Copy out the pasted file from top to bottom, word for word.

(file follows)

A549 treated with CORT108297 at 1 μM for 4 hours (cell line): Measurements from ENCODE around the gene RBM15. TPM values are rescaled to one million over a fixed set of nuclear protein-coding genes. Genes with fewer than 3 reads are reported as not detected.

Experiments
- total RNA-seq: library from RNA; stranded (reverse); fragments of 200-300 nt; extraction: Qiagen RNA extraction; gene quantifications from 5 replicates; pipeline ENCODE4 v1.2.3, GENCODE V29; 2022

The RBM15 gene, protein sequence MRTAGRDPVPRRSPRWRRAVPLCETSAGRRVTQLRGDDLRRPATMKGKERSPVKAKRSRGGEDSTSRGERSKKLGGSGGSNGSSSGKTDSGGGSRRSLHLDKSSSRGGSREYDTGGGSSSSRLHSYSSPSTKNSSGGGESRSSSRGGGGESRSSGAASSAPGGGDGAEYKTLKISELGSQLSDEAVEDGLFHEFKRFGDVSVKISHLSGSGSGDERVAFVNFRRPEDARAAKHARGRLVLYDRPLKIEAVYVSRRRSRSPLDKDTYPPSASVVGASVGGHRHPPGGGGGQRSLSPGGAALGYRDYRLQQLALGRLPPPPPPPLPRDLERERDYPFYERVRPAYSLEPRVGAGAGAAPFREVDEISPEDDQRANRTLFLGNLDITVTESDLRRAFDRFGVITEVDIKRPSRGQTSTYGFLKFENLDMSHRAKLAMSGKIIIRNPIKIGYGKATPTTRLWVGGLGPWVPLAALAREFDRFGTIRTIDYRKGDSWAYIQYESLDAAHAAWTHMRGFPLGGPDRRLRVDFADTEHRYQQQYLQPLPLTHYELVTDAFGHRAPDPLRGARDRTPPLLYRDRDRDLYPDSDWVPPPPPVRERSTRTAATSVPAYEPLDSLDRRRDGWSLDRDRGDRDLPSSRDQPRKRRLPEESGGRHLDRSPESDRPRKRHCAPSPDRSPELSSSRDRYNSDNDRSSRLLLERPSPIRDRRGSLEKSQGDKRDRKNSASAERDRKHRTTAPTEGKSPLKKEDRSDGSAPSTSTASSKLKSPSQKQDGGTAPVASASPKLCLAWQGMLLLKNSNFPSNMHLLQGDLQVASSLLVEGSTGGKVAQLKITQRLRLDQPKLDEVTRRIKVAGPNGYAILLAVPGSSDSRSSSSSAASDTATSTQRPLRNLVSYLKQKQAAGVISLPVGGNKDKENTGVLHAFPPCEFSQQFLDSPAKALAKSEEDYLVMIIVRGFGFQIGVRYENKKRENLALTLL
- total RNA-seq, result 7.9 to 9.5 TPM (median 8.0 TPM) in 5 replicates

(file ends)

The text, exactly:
A549 treated with CORT108297 at 1 μM for 4 hours (cell line): Measurements from ENCODE around the gene RBM15. TPM values are rescaled to one million over a fixed set of nuclear protein-coding genes. Genes with fewer than 3 reads are reported as not detected.

Experiments
- total RNA-seq: library from RNA; stranded (reverse); fragments of 200-300 nt; extraction: Qiagen RNA extraction; gene quantifications from 5 replicates; pipeline ENCODE4 v1.2.3, GENCODE V29; 2022

The RBM15 gene, protein sequence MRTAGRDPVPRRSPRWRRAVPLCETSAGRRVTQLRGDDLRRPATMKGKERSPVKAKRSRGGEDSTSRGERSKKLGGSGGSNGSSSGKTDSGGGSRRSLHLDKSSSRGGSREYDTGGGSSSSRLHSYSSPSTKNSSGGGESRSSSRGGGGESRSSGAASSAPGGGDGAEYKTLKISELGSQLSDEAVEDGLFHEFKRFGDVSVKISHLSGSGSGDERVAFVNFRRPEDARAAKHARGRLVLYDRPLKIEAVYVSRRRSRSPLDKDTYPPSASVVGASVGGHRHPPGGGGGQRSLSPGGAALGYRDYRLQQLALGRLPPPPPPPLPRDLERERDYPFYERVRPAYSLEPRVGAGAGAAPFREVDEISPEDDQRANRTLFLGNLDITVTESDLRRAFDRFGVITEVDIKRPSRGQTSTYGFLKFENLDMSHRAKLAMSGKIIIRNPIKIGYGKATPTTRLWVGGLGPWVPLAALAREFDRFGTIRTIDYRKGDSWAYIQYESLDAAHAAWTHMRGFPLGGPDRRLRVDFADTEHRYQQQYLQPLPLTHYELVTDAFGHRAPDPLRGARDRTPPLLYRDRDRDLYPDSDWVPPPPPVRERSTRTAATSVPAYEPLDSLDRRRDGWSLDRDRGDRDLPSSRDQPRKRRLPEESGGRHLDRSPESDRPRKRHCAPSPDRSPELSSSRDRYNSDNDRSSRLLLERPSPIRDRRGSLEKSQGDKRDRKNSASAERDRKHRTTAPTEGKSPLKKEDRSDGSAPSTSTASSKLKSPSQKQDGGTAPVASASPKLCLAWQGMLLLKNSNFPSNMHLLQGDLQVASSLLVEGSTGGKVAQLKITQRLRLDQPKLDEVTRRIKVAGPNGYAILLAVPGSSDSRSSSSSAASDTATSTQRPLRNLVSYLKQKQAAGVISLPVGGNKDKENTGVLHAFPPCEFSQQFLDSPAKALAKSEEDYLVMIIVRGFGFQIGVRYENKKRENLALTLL
- total RNA-seq, result 7.9 to 9.5 TPM (median 8.0 TPM) in 5 replicates